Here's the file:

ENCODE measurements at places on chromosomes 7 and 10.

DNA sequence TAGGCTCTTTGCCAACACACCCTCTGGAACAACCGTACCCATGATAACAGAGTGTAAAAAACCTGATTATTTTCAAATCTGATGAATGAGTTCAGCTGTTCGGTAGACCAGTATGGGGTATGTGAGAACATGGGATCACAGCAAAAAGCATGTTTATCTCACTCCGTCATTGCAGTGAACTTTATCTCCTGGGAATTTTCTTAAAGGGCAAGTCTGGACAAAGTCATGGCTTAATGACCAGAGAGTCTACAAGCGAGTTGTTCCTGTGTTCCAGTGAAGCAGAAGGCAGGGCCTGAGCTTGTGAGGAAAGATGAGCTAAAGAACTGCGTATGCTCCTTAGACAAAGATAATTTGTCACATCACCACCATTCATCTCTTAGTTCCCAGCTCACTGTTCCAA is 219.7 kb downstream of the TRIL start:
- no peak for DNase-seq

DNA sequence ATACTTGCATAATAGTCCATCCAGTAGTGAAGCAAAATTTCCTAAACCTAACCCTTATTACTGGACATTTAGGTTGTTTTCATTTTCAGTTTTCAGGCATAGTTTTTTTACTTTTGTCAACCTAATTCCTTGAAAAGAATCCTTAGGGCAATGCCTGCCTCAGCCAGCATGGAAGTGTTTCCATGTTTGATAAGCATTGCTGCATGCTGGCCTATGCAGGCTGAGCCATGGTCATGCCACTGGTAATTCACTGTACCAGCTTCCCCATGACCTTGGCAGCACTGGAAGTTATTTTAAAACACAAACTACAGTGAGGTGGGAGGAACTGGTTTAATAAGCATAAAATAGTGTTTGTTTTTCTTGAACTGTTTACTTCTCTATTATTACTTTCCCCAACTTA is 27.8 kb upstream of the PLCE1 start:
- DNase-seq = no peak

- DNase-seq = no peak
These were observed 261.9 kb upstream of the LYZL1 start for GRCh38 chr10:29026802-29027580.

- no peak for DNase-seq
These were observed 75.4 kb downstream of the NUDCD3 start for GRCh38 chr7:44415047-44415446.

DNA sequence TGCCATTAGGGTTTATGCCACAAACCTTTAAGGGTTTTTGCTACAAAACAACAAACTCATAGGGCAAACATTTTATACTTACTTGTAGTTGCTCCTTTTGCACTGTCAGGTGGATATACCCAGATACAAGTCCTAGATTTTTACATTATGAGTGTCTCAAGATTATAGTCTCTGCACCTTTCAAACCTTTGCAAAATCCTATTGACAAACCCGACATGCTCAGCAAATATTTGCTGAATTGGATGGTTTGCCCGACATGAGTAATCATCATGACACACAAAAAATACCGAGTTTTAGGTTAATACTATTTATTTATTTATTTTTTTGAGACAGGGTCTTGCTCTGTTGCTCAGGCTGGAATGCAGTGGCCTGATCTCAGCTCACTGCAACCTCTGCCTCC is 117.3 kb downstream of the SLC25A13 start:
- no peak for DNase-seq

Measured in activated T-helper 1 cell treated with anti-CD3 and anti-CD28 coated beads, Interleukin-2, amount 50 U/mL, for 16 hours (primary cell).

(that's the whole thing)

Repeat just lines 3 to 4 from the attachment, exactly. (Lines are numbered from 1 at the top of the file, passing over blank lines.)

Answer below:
- no peak for DNase-seq

DNA sequence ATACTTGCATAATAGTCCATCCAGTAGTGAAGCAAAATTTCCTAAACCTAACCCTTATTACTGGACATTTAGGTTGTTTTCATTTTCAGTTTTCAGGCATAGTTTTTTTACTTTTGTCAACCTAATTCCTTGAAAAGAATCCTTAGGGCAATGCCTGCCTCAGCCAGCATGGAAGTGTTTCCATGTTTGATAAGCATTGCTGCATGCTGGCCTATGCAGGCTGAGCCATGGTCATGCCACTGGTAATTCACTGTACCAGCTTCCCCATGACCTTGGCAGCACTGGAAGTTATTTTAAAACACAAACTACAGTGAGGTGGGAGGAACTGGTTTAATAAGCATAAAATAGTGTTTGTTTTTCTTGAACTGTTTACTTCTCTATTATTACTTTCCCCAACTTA is 27.8 kb upstream of the PLCE1 start: